Abdominal radiography





Anatomy, embryology, pathophysiology





  • There are five distinct densities in plain radiography, four of which are natural: gas (black), fat (dark gray), soft tissue (medium gray), calcifications (white), and metal (intense white).



  • Dedicated assessment of each density is essential in any search pattern.



Techniques





  • The standard abdominal radiograph is obtained in a supine projection, with x-rays passing from anteroposterior (AP). Field of view should span the inferior ribs to the inferior pubic rami, and include both lateral abdominal walls.



  • Additional projections can be obtained to assess for free air or air-fluid levels. These include upright positioning (erect) or with the patient lying on his or her side (lateral decubitus). The erect view is typically preferred for ease of use and must include the diaphragm even at the expense of the pelvis. A lateral decubitus view can be alternatively performed in patients unable to tolerate upright imaging.



Specific disease processes


Intraluminal gas


There is wide variation in the appearance of a normal bowel gas pattern.




  • Gas in the left upper quadrant (stomach) can produce a gastric bubble on erect imaging. If distended with air or ingested contrast, the normal gastric rugae can be a distinguishing feature.



  • The small bowel is comprised of the duodenum, jejunum, and ileum. It is identified on radiography by the presence of circumferential folds called valvulae conniventes (or plicae circulares) that traverse the entire width of the small bowel. The jejunum begins at the ligament of Treitz and primarily resides in the left upper quadrant. The increased folds of the jejunum give it a feathery pattern. In contrast, the ileum is usually larger in caliber and contains fewer folds, producing a more featureless mucosal pattern. In general, the small bowel should be less than 3 cm in diameter.



  • The large bowel (or colon) extends from the ileocecal valve to the anus, and comprises the cecum, ascending colon, transverse colon, descending colon, sigmoid colon and rectum. The large bowel is distinguished by haustra, which are large folds that only cross portions of the bowel wall. Large bowel contains feculent material that often gives a mottled appearance, representing a mixture of gas/liquid/solid material. The cecum can be normal at up to 9 cm in diameter, whereas the remainder of the large bowel can distend normally up to 6 cm.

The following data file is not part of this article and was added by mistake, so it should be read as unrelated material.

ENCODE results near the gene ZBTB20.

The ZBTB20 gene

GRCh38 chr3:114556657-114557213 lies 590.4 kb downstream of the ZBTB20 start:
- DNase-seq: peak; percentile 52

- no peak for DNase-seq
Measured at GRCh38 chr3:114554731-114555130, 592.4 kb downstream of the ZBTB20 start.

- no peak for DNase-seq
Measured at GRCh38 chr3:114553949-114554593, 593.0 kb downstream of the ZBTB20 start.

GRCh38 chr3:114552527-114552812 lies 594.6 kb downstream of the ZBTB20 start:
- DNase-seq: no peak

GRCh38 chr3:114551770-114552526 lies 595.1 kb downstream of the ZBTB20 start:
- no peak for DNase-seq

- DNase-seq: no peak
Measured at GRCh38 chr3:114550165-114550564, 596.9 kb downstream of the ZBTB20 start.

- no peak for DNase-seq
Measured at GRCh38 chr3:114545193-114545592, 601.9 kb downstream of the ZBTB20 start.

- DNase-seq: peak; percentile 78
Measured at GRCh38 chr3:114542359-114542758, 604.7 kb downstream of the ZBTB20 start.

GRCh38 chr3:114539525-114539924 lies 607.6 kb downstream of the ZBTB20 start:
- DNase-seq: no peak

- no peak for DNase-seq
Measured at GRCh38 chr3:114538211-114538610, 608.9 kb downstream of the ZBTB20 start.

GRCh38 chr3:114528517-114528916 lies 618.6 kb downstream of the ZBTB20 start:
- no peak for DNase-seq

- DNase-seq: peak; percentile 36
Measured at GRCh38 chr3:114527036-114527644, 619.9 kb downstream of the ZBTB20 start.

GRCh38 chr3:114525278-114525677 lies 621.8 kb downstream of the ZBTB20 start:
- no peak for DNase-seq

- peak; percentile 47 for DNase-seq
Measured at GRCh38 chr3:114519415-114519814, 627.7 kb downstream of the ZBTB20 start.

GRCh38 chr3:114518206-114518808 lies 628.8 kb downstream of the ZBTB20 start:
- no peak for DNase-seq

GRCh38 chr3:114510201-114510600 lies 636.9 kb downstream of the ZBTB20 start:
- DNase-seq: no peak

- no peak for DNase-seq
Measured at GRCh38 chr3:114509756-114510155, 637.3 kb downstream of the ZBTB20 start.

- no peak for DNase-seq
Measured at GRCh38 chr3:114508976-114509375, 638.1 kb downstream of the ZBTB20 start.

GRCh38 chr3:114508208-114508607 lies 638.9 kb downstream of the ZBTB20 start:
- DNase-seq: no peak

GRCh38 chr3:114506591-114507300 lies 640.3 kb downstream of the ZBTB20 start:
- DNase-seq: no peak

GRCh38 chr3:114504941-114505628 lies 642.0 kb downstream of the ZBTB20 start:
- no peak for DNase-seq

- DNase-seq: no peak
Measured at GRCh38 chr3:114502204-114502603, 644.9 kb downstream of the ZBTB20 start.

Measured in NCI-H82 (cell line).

Extraluminal gas


Extraluminal gas outside of the bowel lumen can range from atypical to grossly pathological ( Fig. 1.1 ).




  • Gas within the peritoneal cavity is called pneumoperitoneum. This is best identified on erect imaging, which will show free air under the diaphragm, particularly on the right ( Fig. 1.2 ). Caution must be exercised to identify the normal left upper quadrant stomach bubble when evaluating for free air on the left. On decubitus imaging, free air will appear clearly outside the contours of the bowel lumen, rising to the antidependent portion of the radiograph.




    Fig. 1.2


    Upright KUB demonstrates free air under the diaphragm, the so called “continuous diaphragm sign.”



  • Small volumes of postoperative pneumoperitoneum can be an expected finding within 7 to 10 days after surgery. If there has been no history of recent intervention, or if the volume of pneumoperitoneum is larger than expected, there should be a concern for pathological hollow viscus perforation.



  • In the absence of upright or decubitus projections, large volume pneumoperitoneum can be identified by a variety of signs, including Rigler’s sign, football sign and so on. ( Fig. 1.3 ).




    Fig. 1.3